# Fathom

A fathom is a unit of length in the US customary and imperial systems of measurement equal to 6 feet or 1.8288 meters.

## What is a fathom

A fathom is a measurement of length that is specifically used to measure the depth of water in the US customary and imperial systems of measurement. Because the fathom is neither an SI (International System of Units) unit nor one that is accepted for use within SI, it is a rarely used unit of measurement. It is only used in nautical contexts in the United States due to tradition. Most other countries around the world use meters to measure water depth instead.

### Fathom definition

The fathom today is defined as 6 feet or 1.8288 meters. Its original definition however, was based on the distance between the tip of the middle finger of one hand to that of the other hand when both arms are fully stretched out. Since only sailors typically used fathoms to measure water depth, the definition of the fathom was generally based on the arm span of the average sailor of the time, which was approximately 6 feet.

Also, the fathom used to be defined based on the US survey foot rather than the international foot, though this definition is only slightly different. Based on the US survey foot, the fathom is equal to 1.828804 meters rather than 1.8288 meters using the international foot.

### Fathom meaning

The term "fathom" was derived from the Old English term "fæðm" which means "a pair of outstretched arms." The definition of a fathom equalling approximately 6 feet was based on the average arm span of sailors of the time, since only sailors or those with maritime occupations had a need to measure water depth.

## How deep is a fathom

A fathom is 6 feet or 1.8288 meters deep. Below are other common measures of length and their relationship to a fathom.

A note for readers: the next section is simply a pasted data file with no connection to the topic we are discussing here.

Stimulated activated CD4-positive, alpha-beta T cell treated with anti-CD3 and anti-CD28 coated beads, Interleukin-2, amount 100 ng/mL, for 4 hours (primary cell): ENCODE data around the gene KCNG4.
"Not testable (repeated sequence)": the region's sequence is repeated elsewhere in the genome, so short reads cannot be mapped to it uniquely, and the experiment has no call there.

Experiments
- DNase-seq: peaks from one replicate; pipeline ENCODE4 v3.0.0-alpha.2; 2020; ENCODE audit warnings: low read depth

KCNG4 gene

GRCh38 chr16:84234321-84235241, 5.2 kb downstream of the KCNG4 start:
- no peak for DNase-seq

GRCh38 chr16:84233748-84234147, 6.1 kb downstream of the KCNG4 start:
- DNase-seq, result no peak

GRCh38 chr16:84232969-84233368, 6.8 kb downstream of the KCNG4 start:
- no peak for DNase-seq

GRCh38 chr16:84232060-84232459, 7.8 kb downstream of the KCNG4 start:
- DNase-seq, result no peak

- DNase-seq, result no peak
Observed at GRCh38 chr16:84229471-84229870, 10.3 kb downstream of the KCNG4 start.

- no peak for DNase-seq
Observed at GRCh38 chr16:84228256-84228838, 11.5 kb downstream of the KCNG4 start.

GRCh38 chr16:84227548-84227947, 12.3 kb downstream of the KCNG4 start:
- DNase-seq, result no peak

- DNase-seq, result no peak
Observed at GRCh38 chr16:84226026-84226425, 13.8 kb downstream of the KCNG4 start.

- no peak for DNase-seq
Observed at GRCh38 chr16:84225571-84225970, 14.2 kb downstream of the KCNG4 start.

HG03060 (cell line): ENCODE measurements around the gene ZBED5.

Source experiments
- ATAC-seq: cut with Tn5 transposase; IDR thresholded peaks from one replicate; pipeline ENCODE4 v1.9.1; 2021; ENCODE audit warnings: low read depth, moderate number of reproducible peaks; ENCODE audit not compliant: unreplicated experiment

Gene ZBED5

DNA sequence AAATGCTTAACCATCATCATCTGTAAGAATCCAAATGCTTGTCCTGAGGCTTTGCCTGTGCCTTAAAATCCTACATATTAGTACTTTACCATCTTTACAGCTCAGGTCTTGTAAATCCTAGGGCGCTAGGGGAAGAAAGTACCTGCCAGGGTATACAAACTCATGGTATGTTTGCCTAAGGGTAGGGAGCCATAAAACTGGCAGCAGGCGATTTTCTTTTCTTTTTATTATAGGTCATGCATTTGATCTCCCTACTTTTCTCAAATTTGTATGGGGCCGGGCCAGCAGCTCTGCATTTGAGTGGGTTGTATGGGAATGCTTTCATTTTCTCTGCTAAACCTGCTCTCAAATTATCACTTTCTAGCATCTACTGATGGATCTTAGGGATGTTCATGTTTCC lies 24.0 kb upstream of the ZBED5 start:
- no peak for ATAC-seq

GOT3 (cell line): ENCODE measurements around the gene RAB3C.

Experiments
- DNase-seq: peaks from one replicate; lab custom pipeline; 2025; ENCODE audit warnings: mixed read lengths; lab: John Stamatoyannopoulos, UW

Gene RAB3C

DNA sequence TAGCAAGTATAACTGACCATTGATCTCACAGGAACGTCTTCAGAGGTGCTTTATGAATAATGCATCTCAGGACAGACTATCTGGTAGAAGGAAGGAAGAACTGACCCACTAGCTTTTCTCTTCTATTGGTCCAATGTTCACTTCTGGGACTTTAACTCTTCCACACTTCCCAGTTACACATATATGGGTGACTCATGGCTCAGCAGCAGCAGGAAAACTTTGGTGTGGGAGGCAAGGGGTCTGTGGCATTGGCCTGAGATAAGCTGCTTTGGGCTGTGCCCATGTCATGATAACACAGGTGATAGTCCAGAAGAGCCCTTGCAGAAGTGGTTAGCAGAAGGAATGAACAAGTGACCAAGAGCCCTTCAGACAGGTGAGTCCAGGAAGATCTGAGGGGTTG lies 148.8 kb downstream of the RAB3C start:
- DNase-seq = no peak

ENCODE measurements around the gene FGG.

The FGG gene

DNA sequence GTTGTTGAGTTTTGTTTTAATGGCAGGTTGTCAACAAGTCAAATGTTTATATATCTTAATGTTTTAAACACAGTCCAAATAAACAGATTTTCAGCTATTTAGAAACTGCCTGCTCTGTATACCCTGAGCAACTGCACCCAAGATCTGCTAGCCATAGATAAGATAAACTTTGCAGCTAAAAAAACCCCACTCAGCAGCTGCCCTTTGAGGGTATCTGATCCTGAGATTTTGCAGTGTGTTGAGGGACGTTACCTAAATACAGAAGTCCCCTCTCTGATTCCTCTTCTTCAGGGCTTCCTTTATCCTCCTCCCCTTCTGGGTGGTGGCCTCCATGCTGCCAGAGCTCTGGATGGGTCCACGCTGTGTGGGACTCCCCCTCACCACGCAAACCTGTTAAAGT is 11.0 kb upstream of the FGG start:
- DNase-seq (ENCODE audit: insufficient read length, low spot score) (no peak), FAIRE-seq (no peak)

- 1 fathom = 1.8288 meters (based on international feet)
- 1 fathom = 1.828804 meters (based on US survey feet)
- 1 fathom = 6 feet
- 1 fathom = 60 inches
- 1 fathom = 2 yards

### Fathom usage

Historically, the fathom was the most widely used measure of water depth. It was also used to measure the depth of mines in the UK up until the 20th century and for burials at sea, which required a minimum depth of 6 fathoms.

Since the widespread adoption of SI, the fathom has been replaced by the meter for measurements of water depth in most countries (with the exception of countries such as the US).

## How to convert fathoms

Since most other countries around the world use other units of measurement, it can be helpful to know how to convert fathoms to other units of length. To convert between fathoms and other measurements, we need to know the appropriate conversion factors.

### Fathoms to feet

To convert fathoms to feet, multiply a value in fathoms by 6.

### Fathoms to meters

To convert fathoms to meters, multiply a value in fathoms by 1.8288.

### Fathoms to yards

To convert fathoms to yards, multiply a value in fathoms by 2.

### Fathoms to inches

To convert fathoms to inches, multiply a value in fathoms by 72. Below are some fathom conversion examples.

Examples

Convert the following measurements between fathoms, meters, and feet.

1. 12 fathoms:

12 × 1.8288 = 21.9456

12 fathoms × 6 = 72 feet

2. 43 meters:

43 ÷ 1.828804 = 23.513 fathoms

43 × 3.28084 = 141.076 feet

3. 215 feet:

215 ÷ 6 = 35.833 fathoms

215 × 0.3048 = 65.532 meters

## Fathom conversion table

The table below converts fathoms to common measures of feet and meters.

Fathoms | Feet | Meters |
---|---|---|

0.01 | 0.06 | 0.018288 |

0.1 | 0.6 | 0.18288 |

1 | 6 | 1.8288 |

2 | 12 | 3.6576 |

3 | 18 | 5.4864 |

5 | 30 | 9.144 |

10 | 60 | 18.288 |

20 | 120 | 36.576 |

50 | 300 | 91.44 |

100 | 600 | 182.88 |

1000 | 6000 | 1828.8 |

### Did you know?

Samuel Langhorne Clemens was one of the most famous Americans of the 1800s. The author of several books, including The Adventures of Tom Sawyer, he is best remembered by his pen name, Mark Twain. This name may have come from his work as a steamboat pilot. To steer the steamboat, the water needed to be 2 fathoms deep, or "by the mark, twain" to be in safe water.